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SSI2-111: Life, Death, and Meaning: Finding Secondary Sources

Discovery Tools for This Course

Selecting the best or most appropriate finding aid for identifying sources depends almost entirely on the context of your research project.  There is no single database or web search interface that will work for every research context; instead, you'll need to match your specific research needs to a variety of options. What are the best discovery tools for this research paper?  First consider the source requirements:

For your research project in this course, you will need to identify and use at least two secondary sources (in addition to course readings) that meet the requirements below:

  • The sources must be scholarly. 
  • The sources must offer a philosophical argument. 

Your sources may be journal articles, books, essays in books, or any combination of these types of sources.

The need for scholarly sources automatically reduces the number of eligible databases. The need for philosophical arguments reduces the list further.

Search Primo

Search Collins+Summit+Articles

Reading a Call Number

Collins Library uses the Library of Congress classification scheme to organize books on the shelves. Follow these tips to find the book you need.


Primo book example

  • Start with the top line. It is in alphabetical order. Ex. BJ
  • The second line is a whole number.  Ex. 1481
  • The third line is  a combination of a letter and numbers. Read the letter alphabetically. Read the number as a decimal, eg. Y.23, Y.34, Y.344, Y.4, etc. Ex. B64 (*Some call numbers have more than one combination letter-number line.)
  • The last line is the year the book was published. Read in chronological order. Ex. 2001, 2005, 2010, 2015, etc. Ex. 2011

Use the library location chart and map to find where the book is located.

Featured Books

A sampling of potentially relevant books is listed below.

Is it scholarly?

Here are some clues to look for in the catalog record when you are evaluating whether a book is scholarly or popular:

  • The publisher is either a university press or an academic publisher (such as Routledge, Wiley, Blackwell, etc.).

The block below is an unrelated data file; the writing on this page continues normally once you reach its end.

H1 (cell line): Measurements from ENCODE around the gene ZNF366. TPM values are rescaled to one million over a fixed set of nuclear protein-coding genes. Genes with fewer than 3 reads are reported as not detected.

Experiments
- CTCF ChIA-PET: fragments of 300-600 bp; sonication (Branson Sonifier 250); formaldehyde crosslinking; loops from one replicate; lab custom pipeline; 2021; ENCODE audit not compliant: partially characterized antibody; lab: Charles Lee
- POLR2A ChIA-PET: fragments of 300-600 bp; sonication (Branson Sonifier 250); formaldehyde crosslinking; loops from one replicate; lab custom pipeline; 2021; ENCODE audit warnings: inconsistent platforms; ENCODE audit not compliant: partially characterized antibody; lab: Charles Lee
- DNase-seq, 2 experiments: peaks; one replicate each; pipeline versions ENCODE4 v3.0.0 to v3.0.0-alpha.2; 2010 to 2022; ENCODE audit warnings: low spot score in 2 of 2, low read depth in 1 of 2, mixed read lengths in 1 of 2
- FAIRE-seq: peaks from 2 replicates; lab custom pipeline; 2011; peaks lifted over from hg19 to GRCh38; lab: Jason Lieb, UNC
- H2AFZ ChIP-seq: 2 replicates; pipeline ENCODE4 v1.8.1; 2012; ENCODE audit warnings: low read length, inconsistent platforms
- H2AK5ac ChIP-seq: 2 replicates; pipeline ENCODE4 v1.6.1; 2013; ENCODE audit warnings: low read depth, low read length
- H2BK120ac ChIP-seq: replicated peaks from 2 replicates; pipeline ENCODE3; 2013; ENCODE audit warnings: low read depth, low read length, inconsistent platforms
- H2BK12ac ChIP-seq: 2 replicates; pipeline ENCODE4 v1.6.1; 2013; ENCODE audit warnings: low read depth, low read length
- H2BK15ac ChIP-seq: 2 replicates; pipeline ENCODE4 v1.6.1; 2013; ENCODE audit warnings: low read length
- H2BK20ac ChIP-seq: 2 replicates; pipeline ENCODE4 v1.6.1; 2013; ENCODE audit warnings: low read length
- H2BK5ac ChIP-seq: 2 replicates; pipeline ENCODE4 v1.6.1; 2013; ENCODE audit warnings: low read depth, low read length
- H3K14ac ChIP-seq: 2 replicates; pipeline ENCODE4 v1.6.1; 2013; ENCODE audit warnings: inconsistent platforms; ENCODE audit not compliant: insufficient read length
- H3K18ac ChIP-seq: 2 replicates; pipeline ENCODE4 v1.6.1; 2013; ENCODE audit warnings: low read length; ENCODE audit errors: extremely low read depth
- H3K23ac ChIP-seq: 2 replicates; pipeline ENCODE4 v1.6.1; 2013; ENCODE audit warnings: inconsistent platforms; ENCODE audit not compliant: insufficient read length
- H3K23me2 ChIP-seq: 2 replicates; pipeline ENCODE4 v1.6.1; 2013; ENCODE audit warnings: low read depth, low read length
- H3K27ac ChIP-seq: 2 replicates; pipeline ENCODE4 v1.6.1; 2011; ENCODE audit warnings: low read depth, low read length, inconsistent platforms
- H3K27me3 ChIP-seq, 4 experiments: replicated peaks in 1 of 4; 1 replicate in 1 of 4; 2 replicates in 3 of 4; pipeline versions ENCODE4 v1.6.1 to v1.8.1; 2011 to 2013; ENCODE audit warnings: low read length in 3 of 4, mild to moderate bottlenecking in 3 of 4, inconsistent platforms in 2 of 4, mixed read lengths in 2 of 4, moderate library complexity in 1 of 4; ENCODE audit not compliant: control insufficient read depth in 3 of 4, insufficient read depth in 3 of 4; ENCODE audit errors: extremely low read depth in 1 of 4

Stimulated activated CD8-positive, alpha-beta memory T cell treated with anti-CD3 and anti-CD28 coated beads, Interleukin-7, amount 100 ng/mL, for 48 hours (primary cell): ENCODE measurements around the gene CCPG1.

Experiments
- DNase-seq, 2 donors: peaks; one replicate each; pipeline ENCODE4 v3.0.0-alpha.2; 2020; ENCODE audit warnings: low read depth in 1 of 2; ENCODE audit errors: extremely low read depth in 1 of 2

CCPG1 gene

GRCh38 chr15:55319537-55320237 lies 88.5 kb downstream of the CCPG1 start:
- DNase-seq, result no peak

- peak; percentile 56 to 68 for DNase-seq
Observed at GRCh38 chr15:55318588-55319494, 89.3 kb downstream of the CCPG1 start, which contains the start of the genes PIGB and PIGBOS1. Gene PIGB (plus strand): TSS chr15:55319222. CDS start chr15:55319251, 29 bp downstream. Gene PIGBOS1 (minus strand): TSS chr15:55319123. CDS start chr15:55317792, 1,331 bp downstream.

• The description of the book includes "notes and references."

When you have the book in hand, and still aren't sure if it is scholarly, you might want to do a little more digging, perhaps with a couple of quick Google searches:

  • Who is the author?  What are the author's credentials or other sources of expertise?
  • Does the publisher have a website?  If so, what types of books does it publish and what is the process for submitting work for consideration?

Recommended Databases

Selected articles subscribed to by Collins Library are available in Primo, but you'll want to search individual databases for more comprehensive results. These subject databases are especially useful for philosophical topics.

Comparing Discovery Tools

Search for scholarly philosophical arguments in the databases listed below.  You can choose to search any of the themes of this course:  happiness, the meaning of life, freedom, death and immortality, the absurd, etc.

Answer these questions about the tool your group used in this Google Doc: 

Database Searching for Philosophical Arguments

  1. Search terms used.
  2. What types of materials are included and/or indexed in the database?  Journal articles, books, all of the above?
  3. What are the date ranges of coverage?  How current is the information?
  4. Are there ways to limit the searches to include just philosophical arguments?
  5. How can you get to the full text of articles?
  6. How can you save an article for later or send it to yourself?
  7. Are there any tools to help you cite articles?


Different discovery tools have different interfaces, but they all have advanced search features, and filters to limit your results. We will come back together for discussion and each group will share with the class their answers to the questions above. 

General Database Search Tips

Try these strategies to become a better, more efficient searcher -- and help you find articles that you can actually use:

  • Build your search vocabulary -- keep a running list of key words, phrases, concepts, synonyms, and any related terms or ideas that you find.
  • Use advanced search features -- narrow your search with "AND," expand your search with "OR," or search in specified fields (i.e., author, title, publication, abstract).
  • Use search limits -- control the types of results you get (academic journals? language?) and how they are displayed (date? relevance?) so that you're only looking at results you can use.
  • Try multiple searches and evaluate -- try to figure out why you got the results you did, and adjust your search until you get closer to results you can use.
  • Use database descriptors -- once you find an article that looks good, see what descriptors or "subject headings" were assigned to it in the database. You can use these to search only for articles that have the same descriptors attached.

Reading a Citation

When reading a citation, break it down into parts. Check out the color-coded example for MLA format below:

Gordon, Jeffrey. "The Triumph of Sisyphus." Philosophy and Literature, vol. 32, no. 1, 2008, pp. 183-190.

Author. "Article Title"Journal Title, Volume, Issue, Year of Publication, pp. page numbers.

Tip: The most common pitfall of reading citations is mixing up the article and journal titles. Remember when searching Primo to find out if we have access to an article: it will be most efficient to search for the journal title.